This is the first part of two. Part 2 will run on Monday 4/30.
There are few issues that generate more complaints, comments and anger as the condition of the roads. And, this is certainly not limited to Auburn. Quite frankly, roads are the most visible asset of a community, and residents expect them to be perfect – at least the one on which they live.
From A Street to Zabelle Avenue, there are over 96 miles of town roads and nearly 10 miles of private roads in Auburn, and all get some attention from the Department of Public Works. The work is ultimately supervised by DPW Director William A. Coyle, Sr., P.E. The P.E. stands for ‘professional engineer’, and Coyle has brought a lot of professionalism and innovation to the department. After a recent interview, Coyle should be considered a ‘Roads’ Scholar.
Before the chorus of “When’s my road gonna’ get fixed?” begins, it’s important to understand the facts.
Every year, Coyle and civil engineer, Joanna Paquin, P.E., drive and evaluate every road in town and assign a rating of 1-5 with 1 being poor condition and 5 being a nearly new road. When first done about nine years ago, 50% of Auburn’s roads were rated ‘poor’. Since an aggressive repair program was initiated in FY2010, the 50% ‘poor’ has changed to 50% ‘good’, and now only 20% remain ‘poor’ while 30% are rated ‘fair’.
After this year’s paving season, all of the original ‘poor’ roads will have been replaced. Over 9 years, however, it must be realized that some of the original ‘fair’ roads are now ‘poor’, as time takes its toll on asphalt.
When a road is evaluated, it is assigned one of four work efforts: Do Nothing; Crack Seal; Mill and Overlay; and Pulverize and Replace. The latter brings the roadway down to dirt and is the perfect time to replace aging pipes, catch basins and manhole covers. Consequently, the gas company, water department and sewer department are notified about 6 months in advance so each can evaluate their assets and make their own improvements. A reconstructed road can last for 20 years.
Mill and Overlay uses a pavement grinder to remove the top layer of asphalt so it can be replaced. This process generally adds 10-12 years to the life of a road, but the lack of a complete depth replacement has a few drawbacks. The most significant is that cracks in the base asphalt layer will eventually carry through to the top coat. Because of this, the DPW now crack seals the tops of overlay roads when cracks appear. A good example of a mill and overlay is Rockland Road. Boyce St., on the other hand, was completely rebuilt.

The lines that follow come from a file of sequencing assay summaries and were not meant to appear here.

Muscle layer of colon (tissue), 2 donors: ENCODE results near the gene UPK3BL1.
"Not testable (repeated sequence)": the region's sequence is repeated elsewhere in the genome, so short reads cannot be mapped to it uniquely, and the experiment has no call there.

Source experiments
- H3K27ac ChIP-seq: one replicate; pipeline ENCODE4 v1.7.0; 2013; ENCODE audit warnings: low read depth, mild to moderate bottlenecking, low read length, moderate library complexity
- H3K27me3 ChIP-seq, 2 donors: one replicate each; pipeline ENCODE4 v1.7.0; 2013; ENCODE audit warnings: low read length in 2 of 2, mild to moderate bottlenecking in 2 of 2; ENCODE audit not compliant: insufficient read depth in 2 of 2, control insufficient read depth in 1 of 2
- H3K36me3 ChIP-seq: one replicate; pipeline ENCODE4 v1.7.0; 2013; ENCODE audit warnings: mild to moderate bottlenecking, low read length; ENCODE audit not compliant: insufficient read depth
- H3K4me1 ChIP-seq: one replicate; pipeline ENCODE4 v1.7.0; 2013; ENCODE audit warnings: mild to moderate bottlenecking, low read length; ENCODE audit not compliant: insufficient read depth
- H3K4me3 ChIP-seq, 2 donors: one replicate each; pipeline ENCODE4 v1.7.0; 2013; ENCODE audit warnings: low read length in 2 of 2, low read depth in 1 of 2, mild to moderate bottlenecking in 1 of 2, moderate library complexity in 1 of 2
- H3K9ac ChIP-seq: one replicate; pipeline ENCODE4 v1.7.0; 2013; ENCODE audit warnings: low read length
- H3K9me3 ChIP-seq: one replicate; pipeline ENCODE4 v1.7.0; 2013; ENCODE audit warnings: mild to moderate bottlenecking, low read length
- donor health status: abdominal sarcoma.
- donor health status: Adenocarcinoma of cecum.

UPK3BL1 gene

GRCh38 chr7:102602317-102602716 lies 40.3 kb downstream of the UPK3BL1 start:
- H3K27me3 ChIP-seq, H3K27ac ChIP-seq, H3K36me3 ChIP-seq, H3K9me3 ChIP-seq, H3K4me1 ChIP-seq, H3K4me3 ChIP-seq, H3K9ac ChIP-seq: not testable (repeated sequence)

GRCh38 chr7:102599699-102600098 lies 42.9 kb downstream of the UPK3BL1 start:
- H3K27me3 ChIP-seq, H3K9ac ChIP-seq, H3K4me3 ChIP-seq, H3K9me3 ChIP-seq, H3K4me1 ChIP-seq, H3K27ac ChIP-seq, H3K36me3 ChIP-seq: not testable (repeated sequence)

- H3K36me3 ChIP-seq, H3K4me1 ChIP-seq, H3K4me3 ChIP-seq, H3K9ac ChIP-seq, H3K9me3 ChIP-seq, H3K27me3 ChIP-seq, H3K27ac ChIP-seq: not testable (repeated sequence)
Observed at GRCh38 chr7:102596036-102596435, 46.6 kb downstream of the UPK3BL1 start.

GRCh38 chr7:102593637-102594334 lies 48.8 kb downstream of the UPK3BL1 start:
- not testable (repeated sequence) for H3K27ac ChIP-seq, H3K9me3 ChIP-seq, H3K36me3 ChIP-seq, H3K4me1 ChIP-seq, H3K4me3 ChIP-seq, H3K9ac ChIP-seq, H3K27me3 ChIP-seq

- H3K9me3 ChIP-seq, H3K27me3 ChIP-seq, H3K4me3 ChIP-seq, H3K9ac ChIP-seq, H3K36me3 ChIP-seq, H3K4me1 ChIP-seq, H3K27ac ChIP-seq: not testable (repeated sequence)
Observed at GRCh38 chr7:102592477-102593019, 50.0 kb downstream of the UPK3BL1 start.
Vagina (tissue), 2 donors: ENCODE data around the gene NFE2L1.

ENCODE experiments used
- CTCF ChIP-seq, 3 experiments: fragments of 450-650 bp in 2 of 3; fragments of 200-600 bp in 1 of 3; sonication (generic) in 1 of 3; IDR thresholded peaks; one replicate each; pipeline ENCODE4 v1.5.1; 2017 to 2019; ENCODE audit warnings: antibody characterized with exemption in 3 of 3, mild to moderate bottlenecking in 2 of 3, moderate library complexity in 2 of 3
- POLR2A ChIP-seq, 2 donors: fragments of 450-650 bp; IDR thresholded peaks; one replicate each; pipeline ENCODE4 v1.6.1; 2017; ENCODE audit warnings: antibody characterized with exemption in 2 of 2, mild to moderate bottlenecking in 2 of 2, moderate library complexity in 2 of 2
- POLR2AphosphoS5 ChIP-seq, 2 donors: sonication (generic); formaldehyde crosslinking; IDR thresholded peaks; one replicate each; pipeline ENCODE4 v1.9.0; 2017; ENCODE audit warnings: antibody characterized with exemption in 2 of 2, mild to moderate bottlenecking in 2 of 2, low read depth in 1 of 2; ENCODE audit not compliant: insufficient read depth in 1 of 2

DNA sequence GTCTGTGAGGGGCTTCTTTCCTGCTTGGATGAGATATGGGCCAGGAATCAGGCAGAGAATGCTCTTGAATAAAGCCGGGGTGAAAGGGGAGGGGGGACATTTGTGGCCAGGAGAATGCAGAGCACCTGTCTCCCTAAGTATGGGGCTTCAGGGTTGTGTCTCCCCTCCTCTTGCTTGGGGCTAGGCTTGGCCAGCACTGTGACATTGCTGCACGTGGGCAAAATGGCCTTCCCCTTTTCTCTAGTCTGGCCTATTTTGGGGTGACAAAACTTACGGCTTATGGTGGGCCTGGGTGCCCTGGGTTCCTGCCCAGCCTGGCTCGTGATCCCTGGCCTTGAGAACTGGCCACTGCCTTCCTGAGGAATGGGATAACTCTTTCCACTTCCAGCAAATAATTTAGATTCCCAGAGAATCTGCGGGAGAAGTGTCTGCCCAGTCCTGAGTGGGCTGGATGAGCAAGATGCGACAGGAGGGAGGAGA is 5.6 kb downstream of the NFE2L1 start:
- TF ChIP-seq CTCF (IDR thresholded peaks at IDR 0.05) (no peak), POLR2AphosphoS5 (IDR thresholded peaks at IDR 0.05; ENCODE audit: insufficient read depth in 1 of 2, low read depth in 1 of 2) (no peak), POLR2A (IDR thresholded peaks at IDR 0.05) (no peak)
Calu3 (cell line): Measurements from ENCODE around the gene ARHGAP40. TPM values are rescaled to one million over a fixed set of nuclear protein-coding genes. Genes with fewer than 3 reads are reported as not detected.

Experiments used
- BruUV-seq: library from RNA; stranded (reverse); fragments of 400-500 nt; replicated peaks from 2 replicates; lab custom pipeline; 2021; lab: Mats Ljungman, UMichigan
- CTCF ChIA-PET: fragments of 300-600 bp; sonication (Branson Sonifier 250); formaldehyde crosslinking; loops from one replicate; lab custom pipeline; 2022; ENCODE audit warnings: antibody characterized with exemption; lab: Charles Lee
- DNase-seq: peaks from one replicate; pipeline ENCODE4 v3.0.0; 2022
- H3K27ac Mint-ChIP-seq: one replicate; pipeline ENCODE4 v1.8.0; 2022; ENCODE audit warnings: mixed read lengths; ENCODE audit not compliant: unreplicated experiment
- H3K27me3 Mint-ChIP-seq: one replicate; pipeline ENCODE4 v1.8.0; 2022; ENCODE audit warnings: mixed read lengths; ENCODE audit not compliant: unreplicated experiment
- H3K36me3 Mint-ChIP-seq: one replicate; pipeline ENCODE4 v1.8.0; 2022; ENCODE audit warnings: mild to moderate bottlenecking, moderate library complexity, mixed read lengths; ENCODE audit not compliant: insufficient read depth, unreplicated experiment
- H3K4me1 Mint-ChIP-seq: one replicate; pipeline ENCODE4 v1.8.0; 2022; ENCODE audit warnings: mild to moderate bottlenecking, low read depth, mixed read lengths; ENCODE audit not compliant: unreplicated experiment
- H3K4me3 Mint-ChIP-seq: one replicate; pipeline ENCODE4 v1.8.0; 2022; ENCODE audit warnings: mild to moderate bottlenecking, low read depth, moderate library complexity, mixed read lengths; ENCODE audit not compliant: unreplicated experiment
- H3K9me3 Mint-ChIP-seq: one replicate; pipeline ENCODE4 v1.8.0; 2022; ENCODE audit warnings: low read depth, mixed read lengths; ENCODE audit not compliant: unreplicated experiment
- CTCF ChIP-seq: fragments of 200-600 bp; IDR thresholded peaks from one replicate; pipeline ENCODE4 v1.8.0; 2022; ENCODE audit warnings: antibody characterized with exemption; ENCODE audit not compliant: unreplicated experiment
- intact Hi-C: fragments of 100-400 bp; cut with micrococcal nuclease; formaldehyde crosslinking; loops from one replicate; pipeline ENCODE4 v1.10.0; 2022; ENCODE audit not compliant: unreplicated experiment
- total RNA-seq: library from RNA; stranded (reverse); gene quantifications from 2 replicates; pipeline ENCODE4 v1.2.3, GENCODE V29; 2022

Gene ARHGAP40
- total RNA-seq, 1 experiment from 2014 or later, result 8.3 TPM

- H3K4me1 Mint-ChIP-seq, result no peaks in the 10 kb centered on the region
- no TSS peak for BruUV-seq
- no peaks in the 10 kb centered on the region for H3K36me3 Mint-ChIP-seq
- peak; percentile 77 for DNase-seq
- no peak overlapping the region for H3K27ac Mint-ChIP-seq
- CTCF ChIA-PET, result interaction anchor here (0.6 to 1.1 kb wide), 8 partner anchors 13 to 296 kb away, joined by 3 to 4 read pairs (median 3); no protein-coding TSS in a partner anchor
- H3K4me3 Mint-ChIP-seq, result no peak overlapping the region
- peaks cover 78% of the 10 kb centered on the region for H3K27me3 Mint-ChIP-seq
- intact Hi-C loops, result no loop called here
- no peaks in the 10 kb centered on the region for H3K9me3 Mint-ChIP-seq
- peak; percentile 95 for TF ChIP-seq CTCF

Crack sealing is also used on replaced roads should cracks appear, and they do with all the frost heaves in New England. The objective is to prevent water from getting under good pavement where it will go through freeze/thaw cycles that will eventually lift the top layer and create a pot hole after a snow plow shears it off.
The DPW tried using a contractor for this job years ago, but they ended up buying their own equipment for about $30,000 and added this task to the many others performed. Now, roads that are 2-years old get crack sealed.
The Do Nothing approach is likely the most frustrating for residents since it appears the town doesn’t care. The fact is that a ‘poor’ road that will be replaced in the next cycle or two deserves little attention aside from filling potholes. No matter what the DPW does in the short term, it won’t last.
Paying the price….
Roadwork is anything but inexpensive. In this year’s bid, Mill and Overlay is costing between $30-40 per foot on an average 24-26 foot wide road while Pulverize and Replace runs about $80 per foot.
In FY18, which ends on June 30th, Auburn will spend $1,513,943 on roadway improvements. The Commonwealth, through Chapter 90 funding, will contribute $608,943 with the balance coming from Auburn taxpayers. Chapter 90 funding has unfortunately been in the $200 million range for about 10 years, and all towns could use more.
In the last 9 years, the town has redone 32 miles of roads at a cost approaching $13 million. In the 12 years before the DPW was created, 31 miles of roads were redone, largely mill and overlay.
Chief Financial Officer Ed Kazanovicz told Auburn Mass Daily, “There was a general fund contribution voted annually years ago called Town Road Improvement, appropriated in the five-year capital plan. The annual appropriation was $100k to $150k, used for various road improvements as well as equipment for road construction. Fast forward to today, the town’s local contribution, not including Chapter 90, is upwards of $1 million.”
Coyle added, “Without the town contribution, there would be little sidewalk or drainage work done.” Fewer miles of road reconstruction would occur as well.
Check back on Monday for part 2.